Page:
Drive to Shred Documents Puts Kids and Pets at Risk

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By Caroline E. Mayer
Washington Post Staff Writer
Thursday, March 9, 2006

As worries about identity theft have driven millions of Americans to buy document-shredding machines, safety officials and pediatricians are warning they can be hazardous, particularly to children and pets.

Since 2000, the U.S. Consumer Product Safety Commission has received 50 reports of injuries from home-shredder machines, including lacerations and amputated fingers. Almost two-thirds of the incidents involved children younger than 5, and some occurred even when there was adult supervision, prompting the agency to issue a safety alert warning parents to never allow children to operate a shredder.

George L. Foltin, director of the Center for Pediatric Emergency Medicine at the New York University School of Medicine, saw a 2-year-old girl with a shredder injury: The fingers of her right hand had been crushed and lacerated.

"It was a horrific injury," said Foltin, enough to prompt him to co-author an article in Pediatrics, the official journal of the American Academy of Pediatrics. "If you saw one case of smallpox, you don't need to see 10 of them. This was a sentinel event," Foltin said in a telephone interview.

The Pediatrics article urged doctors to ask parents about the presence and accessibility of home shredders. It warned parents to keep shredders in inaccessible locations above toddler height, to keep them unplugged when not in use and to never allow children to operate them, even with adult supervision.

CPSC spokeswoman Patty Davis said the agency also is aware of at least five incidents in which dogs had their tongues caught in shredders. Some of the dogs had to be euthanized, Davis said.

The fact that dogs have been hurt "tells me how amazingly easy it is to injure yourself," Foltin said.

Ted LaVigne of Dale City said his then-2-year-old daughter Dominique got her middle finger caught in the shredder three years ago as his wife was feeding papers into the machine. "My daughter must have latched onto one of the papers," LaVigne said. His wife tried to slowly free her daughter's middle finger, but it wasn't easy and "may have done some more damage," LaVigne said. Two of Dominique's fingers are scarred, and there may be long-term damage; it won't be known until she is older.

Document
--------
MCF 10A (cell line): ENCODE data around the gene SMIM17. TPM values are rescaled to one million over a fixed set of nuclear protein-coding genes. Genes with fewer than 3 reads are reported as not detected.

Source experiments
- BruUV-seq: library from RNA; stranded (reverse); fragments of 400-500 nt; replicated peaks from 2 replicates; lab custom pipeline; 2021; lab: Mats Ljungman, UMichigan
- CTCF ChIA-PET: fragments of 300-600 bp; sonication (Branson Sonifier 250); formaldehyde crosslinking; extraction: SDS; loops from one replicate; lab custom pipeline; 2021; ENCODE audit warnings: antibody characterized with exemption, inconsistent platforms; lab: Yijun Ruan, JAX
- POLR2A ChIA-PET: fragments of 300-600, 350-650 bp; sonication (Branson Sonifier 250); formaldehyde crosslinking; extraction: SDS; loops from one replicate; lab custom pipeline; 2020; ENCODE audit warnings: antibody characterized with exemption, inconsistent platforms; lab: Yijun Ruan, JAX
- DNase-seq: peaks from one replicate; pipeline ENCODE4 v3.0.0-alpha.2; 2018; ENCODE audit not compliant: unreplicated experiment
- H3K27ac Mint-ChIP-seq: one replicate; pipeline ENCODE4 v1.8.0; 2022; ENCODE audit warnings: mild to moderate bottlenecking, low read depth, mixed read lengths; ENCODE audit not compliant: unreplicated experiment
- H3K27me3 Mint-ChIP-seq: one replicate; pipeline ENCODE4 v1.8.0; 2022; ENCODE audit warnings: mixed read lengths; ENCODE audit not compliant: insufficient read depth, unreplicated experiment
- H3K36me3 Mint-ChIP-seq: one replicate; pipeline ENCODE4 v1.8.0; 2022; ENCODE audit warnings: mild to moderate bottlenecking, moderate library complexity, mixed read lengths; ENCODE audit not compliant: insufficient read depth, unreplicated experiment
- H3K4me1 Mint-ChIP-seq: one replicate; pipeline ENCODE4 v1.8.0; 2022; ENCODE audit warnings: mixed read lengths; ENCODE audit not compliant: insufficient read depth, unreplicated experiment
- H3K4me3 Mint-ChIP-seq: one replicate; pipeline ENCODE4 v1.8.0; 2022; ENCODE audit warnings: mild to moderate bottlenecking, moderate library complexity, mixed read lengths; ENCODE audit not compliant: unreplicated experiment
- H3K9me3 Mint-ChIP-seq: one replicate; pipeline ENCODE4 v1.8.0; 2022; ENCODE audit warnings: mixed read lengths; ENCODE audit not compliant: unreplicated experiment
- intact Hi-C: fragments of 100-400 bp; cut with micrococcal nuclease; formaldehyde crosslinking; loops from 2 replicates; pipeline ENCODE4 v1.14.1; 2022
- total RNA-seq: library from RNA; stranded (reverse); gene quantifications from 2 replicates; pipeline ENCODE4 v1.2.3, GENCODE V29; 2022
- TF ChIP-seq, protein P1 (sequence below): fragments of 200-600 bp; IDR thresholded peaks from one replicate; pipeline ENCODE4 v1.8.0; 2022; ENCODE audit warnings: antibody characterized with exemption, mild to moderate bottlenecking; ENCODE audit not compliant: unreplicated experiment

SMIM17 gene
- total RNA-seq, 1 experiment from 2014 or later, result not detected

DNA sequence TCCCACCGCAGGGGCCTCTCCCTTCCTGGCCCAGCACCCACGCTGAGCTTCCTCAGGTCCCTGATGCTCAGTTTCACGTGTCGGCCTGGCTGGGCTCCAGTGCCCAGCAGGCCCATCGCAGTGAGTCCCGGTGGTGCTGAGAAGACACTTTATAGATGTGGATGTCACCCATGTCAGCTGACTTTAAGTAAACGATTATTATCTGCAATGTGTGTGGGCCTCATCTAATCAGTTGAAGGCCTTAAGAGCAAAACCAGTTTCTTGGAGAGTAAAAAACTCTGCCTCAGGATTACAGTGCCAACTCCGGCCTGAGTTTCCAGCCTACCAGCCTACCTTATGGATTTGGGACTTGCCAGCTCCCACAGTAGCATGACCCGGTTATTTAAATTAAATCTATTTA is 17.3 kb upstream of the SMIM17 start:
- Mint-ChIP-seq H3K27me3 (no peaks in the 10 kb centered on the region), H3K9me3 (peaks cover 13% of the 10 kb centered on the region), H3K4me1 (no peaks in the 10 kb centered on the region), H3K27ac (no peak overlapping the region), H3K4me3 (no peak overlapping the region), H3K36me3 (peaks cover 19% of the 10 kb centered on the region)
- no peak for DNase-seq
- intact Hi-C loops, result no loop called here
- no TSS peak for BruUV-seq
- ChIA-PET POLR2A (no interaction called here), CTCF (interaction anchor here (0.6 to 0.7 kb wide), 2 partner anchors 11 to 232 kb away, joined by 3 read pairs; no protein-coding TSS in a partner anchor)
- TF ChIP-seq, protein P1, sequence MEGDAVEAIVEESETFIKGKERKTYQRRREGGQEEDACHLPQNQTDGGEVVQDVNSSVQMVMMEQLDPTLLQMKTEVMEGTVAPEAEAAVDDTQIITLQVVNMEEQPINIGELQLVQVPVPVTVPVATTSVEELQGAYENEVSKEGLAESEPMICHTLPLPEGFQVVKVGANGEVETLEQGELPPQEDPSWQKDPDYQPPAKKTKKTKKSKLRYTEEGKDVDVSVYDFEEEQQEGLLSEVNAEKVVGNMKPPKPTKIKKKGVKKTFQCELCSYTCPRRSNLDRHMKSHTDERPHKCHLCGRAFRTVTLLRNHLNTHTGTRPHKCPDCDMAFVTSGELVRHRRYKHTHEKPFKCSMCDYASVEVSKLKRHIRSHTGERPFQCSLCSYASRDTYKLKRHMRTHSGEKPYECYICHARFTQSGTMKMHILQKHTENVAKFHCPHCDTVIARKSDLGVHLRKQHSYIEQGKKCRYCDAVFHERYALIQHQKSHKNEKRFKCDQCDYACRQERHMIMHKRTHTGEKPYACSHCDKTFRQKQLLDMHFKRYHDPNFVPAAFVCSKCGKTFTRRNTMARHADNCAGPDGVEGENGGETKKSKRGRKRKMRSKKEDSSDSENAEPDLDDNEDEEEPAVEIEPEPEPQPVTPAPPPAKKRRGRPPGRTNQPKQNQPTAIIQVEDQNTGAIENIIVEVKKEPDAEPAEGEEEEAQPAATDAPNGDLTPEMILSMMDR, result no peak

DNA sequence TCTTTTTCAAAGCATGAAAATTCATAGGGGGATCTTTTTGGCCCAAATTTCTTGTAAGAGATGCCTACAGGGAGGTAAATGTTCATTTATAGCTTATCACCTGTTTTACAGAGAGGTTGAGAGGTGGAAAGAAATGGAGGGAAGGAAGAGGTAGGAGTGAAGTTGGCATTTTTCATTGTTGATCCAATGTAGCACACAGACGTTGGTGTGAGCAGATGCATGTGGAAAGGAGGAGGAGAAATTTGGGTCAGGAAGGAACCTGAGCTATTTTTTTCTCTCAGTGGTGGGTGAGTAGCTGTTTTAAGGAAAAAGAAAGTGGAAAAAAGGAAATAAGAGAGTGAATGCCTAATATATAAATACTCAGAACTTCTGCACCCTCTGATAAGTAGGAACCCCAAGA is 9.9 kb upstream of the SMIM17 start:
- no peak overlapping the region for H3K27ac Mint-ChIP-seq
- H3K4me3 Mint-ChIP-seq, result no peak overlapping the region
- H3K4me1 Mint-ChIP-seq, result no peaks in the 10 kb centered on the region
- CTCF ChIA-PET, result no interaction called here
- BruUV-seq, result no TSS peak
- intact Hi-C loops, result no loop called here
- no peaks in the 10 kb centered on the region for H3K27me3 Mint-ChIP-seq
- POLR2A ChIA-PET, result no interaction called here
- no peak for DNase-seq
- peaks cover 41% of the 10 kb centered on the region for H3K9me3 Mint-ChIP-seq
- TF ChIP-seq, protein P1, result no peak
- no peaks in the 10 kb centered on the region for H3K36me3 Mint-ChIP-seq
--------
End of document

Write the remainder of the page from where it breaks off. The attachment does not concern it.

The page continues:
In some incidents, children's fingers have become so lodged in the shredder that they had to be pried loose at an emergency room. One such case involved then-5-year-old Jared Lawson, who was using a shredder with his mother's supervision in March 2004. "We were packing and ran out of paper," recalled Jared's mother, Lora Lawson, who lives in a Dallas suburb. As she reached to get more paper, Jared's hand was sucked in. "The screaming that comes with that is something you'll never forget," she said.

Lawson tried to remove Jared's hand but could not. Neither could the paramedics. Jared finally had to be placed under general anesthesia before the shredder could be removed by a tool normally used to break plaster casts. "His fingers looked like ground meat when they came out of the machine; the bones in the third and fourth fingers were crushed and one had been partially amputated."

Patricia Pulido's beagle had his tongue caught in a shredder in the first 30 minutes it was in her house in Arizona. "He was curious, and we're guessing he smelled fresh oil" from the machine, Pulido said. She could not remove the shredder herself; the animal emergency room had to use a hacksaw. The beagle, B.J., now has two little niches on both sides of his tongue. "It almost looks like a snake." And the shredder is no longer in the house. "I shred paper by hand," Pulido said.

But more Americans are using the machines. From 2000 to 2004, shredder sales grew an average of 5 percent a year, to $350 million from $280 million, according to the School, Home and Office Products Association. But in 2005, sales grew by 16 percent, to $406 million.


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